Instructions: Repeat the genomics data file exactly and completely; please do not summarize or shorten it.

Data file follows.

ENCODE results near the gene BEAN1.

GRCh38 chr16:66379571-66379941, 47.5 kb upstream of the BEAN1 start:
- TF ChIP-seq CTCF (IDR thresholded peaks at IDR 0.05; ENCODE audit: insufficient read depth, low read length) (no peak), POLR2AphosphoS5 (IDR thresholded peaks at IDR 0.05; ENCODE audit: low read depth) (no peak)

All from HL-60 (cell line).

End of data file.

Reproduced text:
ENCODE results near the gene BEAN1.

GRCh38 chr16:66379571-66379941, 47.5 kb upstream of the BEAN1 start:
- TF ChIP-seq CTCF (IDR thresholded peaks at IDR 0.05; ENCODE audit: insufficient read depth, low read length) (no peak), POLR2AphosphoS5 (IDR thresholded peaks at IDR 0.05; ENCODE audit: low read depth) (no peak)

All from HL-60 (cell line).